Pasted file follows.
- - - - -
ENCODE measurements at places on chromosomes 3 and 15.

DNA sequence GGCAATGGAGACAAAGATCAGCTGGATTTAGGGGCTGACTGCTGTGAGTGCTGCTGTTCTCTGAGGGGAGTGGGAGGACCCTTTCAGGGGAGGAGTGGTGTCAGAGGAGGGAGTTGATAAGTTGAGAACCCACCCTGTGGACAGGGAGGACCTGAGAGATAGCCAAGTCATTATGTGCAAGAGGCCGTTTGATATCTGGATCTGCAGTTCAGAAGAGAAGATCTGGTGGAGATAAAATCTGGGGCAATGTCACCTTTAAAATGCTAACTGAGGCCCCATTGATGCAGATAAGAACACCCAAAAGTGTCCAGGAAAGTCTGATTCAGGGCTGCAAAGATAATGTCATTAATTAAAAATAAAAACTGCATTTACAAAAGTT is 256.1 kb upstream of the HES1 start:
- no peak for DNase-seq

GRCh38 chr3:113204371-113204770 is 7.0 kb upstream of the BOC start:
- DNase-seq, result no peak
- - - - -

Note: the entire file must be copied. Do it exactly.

ENCODE measurements at places on chromosomes 3 and 15.

DNA sequence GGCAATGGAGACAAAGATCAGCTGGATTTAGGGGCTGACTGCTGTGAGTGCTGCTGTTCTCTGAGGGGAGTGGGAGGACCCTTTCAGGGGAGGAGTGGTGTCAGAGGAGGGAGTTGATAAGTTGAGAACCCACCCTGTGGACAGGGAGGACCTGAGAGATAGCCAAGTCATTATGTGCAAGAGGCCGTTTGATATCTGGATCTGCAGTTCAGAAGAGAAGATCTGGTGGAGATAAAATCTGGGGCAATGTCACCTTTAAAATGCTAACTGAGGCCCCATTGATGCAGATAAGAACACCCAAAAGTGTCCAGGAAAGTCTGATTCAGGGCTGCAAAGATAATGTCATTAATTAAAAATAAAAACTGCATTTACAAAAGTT is 256.1 kb upstream of the HES1 start:
- no peak for DNase-seq

GRCh38 chr3:113204371-113204770 is 7.0 kb upstream of the BOC start:
- DNase-seq, result no peak